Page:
Roger Federer US Open 2019

“I’m having a hard time quitting” – Federer gives huge reveal on retirement

Former World number one Roger Federer has recently said the perfect end to his career “doesn’t exist for him” as he looks to make a return from injury.

Federer has been out since July after suffering a setback with his knee following his surgery in 2020. The injury ruled him out of two ATP Masters 1000 events in Toronto and Cincinnati, as well as representing Switzerland at the rescheduled 2020 Tokyo Olympics.

The Swiss is hoping to make a return from his injury in the upcoming months, with renowned coach and ESPN analyst Darren Cahill believing Federer is “apparently playing” at the 2022 Australian Open.

In an interview with Swiss Ringier Magazine, 20-time Grand Slam champion Federer outlined the early stages of his career and how he learnt to deal with bad habits, his wife Miroslava Federer’s (formerly Vavrincová) retirement, receiving Swiss recognition and his potential retirement.

The 40-year-old Federer was asked about the best possible end to his illustrious past, to which Federer replied “that doesn’t exist for me! I’m having a hard time quitting. But I’m not scared.

“There is no perfect moment for retirement. I wish I could choose by myself. I am sure I will know, when the moment has come. It will be a smooth transition.

“I am not afraid of the time after my professional career. It will be a smooth transition. Mirka (his wife, Miroslava) and I managed the life balance between tennis, family and friends incredibly well. That is what almost makes me most proud. Because what is ultimately really important in life?”

His wife Miroslava retired in 2002 due to persistent issues with her foot and Federer recalls how they both handled her injury and retirement.

“She had this injury on her foot. At that time I said to her: ‘just stop! Why the stress?’ Really cool. As if it were the easiest decision in the world.” Federer joked.

“Today I think: Am I crazy? I still play tournaments myself at 40 and find it difficult to quit!”


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When asked about how he reacted and dealt with defeats at a young age, Federer said “I was always extremely sad after a loss. Sometimes I howled all the way home to Basel!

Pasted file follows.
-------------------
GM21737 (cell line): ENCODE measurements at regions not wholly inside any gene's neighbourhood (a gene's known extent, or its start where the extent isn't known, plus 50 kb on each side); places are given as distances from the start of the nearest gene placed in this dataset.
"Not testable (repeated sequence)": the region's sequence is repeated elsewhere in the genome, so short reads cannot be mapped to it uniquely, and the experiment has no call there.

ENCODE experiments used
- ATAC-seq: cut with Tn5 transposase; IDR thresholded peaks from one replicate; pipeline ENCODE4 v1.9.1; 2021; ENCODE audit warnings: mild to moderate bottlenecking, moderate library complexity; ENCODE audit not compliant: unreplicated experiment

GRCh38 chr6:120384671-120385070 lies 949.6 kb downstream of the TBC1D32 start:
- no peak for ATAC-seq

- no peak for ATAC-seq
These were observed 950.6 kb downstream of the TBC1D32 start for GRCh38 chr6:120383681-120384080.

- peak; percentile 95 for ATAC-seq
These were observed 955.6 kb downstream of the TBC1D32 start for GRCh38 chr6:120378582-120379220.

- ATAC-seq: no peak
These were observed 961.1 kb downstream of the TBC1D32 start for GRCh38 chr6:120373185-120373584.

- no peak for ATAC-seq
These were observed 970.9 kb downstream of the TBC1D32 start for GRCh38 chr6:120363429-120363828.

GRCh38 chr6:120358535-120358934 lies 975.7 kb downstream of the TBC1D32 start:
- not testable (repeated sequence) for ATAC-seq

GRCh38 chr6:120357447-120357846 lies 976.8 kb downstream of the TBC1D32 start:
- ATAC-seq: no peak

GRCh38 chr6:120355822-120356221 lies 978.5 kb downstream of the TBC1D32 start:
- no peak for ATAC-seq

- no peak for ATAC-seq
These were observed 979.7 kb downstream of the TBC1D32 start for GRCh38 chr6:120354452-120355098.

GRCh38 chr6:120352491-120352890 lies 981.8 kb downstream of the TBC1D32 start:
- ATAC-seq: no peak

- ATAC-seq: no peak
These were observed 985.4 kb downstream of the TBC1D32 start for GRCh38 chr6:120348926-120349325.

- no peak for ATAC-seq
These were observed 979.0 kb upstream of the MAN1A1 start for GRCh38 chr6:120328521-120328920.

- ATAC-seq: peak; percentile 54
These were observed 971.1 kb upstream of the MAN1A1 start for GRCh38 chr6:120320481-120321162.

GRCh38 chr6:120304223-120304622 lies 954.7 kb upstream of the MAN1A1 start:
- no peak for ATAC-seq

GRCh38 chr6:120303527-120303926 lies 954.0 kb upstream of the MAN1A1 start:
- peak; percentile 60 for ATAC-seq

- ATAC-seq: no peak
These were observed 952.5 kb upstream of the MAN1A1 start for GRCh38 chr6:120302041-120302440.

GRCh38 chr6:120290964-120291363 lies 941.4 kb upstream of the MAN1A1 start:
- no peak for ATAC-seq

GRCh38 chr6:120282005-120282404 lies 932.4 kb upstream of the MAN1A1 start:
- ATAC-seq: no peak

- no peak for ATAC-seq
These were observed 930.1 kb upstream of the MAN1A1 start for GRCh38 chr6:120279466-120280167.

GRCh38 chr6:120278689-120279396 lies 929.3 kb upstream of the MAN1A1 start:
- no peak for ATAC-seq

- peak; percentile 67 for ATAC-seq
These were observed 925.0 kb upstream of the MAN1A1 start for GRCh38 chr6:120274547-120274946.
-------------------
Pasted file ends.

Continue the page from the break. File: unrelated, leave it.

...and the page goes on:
“I was a spirited boy and liked to show emotions. But the outbursts of anger only took place on the tennis court. My family, my friends have told me that I am acting impossible. ‘Don’t be so stupid!’ They said. And ‘there are also others who can play well’.”

“I knew: I cannot and will no longer behave like before. I am speaking of my basic negative attitude. This constant wailing, this lamenting, that had to stop. This way you don’t win games and certainly not a tournament! I knew I had to make a change. An inner change.”

The Swiss number one developed a way of managing his emotions with a towel trick. Federer would run to a Tüechli, a coloured square towel, to release his emotions for three seconds.

“How can I just ignore a bad point? One trick that helped me a lot was the one with the towel. A baby has a cosy blanket or a cuddly bear. My coach said I needed something like that. Something that helps me to withdraw into my world for a brief moment.

“From now on it was said: ‘You can get excited for three seconds’. Then you run to the Tüechli (coloured square towel). Then this is the moment all for you.

“Very easy. But very effective. For me it has become a ritual. Lost point, first reflex – towel. But later it was also because of all the sweating.”

Federer has claimed that it took three Wimbledon titles for the Swiss people to recognise his achievements, believing the recognition was often better abroad.

“That is perhaps a bit exaggerated, but it took three Wimbledon victories for the people here to realize: ‘Hey, it’s really good!’ Sometimes it’s a shame when the euphoria is greater abroad than at home.

“I am very lucky that I grew up in Switzerland and that I can still live this normality here today. That made me who I am today.”

“I hope I will be remembered as a casual, cool, good tennis player. And as a person, I hope that I was able to set an example that, even if you are successful, you can treat people with decency, attitude and fairness.”

Federer has had four children, Myla and Charlene, both aged 12 and Leo and Lenny, both aged seven. Federer described looking after four children whilst touring as a massive task.

“Traveling with the whole family is not ideal in many ways. And then the girls were born. Twins! That gave us an unbelievable horror. I really thought we weren’t going to get that straight. I am really proud that we made it. But it is a Herculean task!”

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Tim Farthing, Tennishead Editorial Director & Owner, has been a huge tennis fan his whole life. He's a tennis journalist and entrepreneur as well as playing tennis to a national standard. He also helps manage his local club and volunteers for his local tennis organisation. He's a specialist in content about the administration of professional tennis and tennis coaching for all levels.